Firefox bookmarks are a simple way to store interesting and valuable websites — and XMarks takes that basic function and makes it more useful. XMarks is an extension and web service that works with Firefox to backup and synchronize your bookmarks across all of your computers. Those of you who work on multiple computers know exactly how valuable that feature can be.
For you guys who don’t have multiple computers, Xmarks is till useful in that it serves as a great backup feature for all of your bookmarks. Are you used to manually replacing your bookmarks after every fresh computer format? Use this add-on and you won’t have to worry about that anymore.
Study after study shows that running multiple monitors can increase productivity, sometimes up to 50%. While this application, UltraMon, won’t buy you a second monitor — it will boost your productivity even further if you already have two or more.
UltraMon helps with a few little things that make a big difference — like extending your task bar to your second or third monitors, or automatically sending an open window to the other monitor. Once you’ve got UltraMon installed it only takes a few minutes to set up shortcuts like Ctrl + Right and Ctrl Left that can instantly move applications between displays. I use this feature hundreds of times daily, and it is a huge productivity enhancement.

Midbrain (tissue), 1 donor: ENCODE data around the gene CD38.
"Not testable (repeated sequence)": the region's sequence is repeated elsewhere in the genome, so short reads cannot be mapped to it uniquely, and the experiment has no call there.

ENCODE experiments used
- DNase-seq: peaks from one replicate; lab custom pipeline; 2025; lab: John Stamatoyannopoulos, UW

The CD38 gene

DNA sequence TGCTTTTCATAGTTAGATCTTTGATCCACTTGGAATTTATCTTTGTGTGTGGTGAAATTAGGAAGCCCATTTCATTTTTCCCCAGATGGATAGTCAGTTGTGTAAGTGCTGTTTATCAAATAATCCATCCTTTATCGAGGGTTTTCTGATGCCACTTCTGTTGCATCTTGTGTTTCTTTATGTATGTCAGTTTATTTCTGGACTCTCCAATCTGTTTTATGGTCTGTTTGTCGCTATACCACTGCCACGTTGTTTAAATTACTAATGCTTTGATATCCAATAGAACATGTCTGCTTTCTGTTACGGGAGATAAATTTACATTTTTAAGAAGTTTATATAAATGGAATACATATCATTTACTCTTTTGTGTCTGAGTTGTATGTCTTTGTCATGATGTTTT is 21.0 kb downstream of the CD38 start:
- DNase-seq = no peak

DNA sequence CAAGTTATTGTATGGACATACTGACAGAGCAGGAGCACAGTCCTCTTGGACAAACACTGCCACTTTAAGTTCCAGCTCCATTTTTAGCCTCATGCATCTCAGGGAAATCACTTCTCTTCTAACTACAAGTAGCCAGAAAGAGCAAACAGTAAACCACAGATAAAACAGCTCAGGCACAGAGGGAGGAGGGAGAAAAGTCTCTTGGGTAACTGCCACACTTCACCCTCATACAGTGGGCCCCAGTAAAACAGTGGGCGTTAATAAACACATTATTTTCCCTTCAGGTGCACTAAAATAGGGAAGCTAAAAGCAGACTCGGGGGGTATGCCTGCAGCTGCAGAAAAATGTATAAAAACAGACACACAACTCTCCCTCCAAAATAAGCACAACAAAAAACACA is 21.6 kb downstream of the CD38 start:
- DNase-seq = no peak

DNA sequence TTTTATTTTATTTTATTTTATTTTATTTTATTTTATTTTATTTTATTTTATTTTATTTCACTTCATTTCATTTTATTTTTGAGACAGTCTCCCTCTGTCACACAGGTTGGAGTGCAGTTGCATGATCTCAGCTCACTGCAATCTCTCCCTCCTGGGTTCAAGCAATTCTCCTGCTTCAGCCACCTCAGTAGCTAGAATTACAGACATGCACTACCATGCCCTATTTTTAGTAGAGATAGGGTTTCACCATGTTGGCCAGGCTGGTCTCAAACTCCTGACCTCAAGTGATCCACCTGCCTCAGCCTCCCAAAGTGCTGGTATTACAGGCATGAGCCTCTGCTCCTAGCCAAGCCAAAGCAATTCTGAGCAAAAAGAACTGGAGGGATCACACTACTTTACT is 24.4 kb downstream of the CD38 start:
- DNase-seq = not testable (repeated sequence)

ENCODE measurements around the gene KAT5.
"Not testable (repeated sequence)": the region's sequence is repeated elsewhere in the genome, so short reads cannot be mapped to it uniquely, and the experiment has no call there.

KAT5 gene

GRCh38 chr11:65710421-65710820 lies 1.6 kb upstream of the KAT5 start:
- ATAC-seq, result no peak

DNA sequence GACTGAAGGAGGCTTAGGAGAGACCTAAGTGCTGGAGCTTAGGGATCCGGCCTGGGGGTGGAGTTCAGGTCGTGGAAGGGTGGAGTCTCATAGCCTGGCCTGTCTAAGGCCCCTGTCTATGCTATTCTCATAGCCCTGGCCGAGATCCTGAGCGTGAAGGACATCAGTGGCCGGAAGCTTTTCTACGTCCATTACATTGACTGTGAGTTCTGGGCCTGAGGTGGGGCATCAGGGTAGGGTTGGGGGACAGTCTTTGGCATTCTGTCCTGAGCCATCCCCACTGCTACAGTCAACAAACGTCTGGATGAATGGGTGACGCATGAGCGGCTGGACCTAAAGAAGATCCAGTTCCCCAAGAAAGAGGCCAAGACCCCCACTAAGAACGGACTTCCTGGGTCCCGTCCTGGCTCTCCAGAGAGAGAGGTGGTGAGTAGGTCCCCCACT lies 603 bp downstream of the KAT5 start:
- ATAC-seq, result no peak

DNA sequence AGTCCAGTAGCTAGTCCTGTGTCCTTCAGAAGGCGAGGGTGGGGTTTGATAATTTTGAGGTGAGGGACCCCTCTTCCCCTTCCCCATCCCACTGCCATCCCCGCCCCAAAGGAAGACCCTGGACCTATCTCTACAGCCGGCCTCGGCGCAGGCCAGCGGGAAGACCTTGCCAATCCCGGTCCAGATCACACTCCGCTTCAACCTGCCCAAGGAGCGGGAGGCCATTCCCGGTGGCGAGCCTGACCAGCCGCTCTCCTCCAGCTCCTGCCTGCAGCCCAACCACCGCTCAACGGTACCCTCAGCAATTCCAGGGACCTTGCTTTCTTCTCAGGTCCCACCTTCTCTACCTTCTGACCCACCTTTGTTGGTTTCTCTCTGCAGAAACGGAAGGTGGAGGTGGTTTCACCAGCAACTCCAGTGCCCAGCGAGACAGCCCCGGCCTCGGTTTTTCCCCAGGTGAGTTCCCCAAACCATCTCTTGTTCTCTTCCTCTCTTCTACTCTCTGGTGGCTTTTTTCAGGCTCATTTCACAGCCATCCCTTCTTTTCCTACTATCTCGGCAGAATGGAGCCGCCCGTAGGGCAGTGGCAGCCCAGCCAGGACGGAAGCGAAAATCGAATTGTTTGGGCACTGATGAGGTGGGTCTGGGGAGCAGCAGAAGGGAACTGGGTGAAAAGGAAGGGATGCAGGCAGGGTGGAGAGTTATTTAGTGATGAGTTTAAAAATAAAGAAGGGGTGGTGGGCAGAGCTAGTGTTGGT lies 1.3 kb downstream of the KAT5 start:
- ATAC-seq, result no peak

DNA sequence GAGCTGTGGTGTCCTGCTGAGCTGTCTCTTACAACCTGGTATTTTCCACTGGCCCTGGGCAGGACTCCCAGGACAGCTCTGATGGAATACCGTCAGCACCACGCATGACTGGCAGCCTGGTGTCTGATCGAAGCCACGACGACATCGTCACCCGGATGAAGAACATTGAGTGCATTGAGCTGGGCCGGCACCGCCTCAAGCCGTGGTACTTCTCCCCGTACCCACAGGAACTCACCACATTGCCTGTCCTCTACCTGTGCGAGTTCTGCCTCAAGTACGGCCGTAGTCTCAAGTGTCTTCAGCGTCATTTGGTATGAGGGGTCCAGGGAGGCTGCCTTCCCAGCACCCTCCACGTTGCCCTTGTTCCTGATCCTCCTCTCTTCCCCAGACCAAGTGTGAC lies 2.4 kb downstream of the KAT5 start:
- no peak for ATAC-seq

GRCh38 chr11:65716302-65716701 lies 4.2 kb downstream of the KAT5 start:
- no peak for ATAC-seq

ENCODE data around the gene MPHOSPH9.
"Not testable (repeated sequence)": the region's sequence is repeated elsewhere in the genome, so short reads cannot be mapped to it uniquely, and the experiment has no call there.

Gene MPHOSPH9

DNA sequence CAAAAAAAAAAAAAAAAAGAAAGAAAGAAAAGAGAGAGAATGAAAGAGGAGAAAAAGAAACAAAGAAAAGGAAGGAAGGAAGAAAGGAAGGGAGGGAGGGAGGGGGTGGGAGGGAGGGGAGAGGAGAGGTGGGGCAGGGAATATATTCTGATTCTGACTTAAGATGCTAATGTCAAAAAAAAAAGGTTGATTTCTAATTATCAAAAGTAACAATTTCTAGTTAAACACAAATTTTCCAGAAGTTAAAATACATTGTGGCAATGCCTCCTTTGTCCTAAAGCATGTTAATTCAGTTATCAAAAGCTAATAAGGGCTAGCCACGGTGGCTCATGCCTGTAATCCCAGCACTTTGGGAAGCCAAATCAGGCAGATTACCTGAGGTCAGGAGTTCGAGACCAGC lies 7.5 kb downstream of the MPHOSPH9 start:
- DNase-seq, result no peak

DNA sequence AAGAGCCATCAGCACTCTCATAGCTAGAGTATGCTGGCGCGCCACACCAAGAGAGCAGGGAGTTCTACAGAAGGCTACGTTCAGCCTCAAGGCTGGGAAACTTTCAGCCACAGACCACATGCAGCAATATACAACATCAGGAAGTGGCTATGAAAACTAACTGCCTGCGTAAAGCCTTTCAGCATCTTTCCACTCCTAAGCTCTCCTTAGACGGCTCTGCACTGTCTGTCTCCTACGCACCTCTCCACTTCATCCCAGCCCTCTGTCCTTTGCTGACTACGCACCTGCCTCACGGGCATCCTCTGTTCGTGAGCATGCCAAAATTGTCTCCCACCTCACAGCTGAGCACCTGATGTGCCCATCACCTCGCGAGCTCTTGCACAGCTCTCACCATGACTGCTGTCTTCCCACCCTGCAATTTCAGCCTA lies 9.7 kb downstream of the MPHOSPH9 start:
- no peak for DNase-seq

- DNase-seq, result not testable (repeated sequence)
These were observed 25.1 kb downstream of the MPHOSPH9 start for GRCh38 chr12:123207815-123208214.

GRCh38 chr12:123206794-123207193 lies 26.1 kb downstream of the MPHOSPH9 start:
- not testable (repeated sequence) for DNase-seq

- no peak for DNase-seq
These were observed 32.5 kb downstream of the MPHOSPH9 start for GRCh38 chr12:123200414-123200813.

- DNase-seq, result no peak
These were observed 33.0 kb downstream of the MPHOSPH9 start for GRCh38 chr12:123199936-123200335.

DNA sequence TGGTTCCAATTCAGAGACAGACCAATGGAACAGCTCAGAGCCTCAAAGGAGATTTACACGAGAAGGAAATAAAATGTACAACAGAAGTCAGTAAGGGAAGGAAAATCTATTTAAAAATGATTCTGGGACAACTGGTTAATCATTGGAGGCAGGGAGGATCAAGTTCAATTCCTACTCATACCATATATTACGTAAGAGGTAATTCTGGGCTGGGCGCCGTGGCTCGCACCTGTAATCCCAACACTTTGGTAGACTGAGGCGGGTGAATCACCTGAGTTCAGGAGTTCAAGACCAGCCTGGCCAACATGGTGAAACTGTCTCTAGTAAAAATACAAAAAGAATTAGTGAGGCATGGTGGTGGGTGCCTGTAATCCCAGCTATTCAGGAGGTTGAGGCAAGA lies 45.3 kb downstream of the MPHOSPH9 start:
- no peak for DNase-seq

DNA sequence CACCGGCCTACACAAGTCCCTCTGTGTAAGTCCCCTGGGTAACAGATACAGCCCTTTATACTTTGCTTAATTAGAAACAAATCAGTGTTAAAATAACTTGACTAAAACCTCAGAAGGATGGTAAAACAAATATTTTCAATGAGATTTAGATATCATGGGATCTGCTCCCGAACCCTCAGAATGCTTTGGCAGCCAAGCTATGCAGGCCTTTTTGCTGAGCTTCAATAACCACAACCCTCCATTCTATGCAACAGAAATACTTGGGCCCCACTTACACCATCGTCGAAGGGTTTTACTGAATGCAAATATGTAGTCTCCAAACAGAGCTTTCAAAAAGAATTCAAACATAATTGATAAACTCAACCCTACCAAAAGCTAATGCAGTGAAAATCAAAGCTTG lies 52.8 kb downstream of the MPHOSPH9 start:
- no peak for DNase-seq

Sadly, UltraMon only has a Windows version at this point, and I wasn’t able to find any good Mac alternatives. Do any of you have a suggestion for Mac users?
Once you have Greasemonkey installed, check out Userscripts.org for a list of popular scripts to run. There are scripts that add twitter search results to Google, scripts to improve the functionality of Gmail, and much much more. One of my favorites is a script that helps manage multiple Google accounts. Many of these can replace tasks that you’ll repeat on a regular basis, and hopefully save a lot of time in the process.
8. Fences (Win)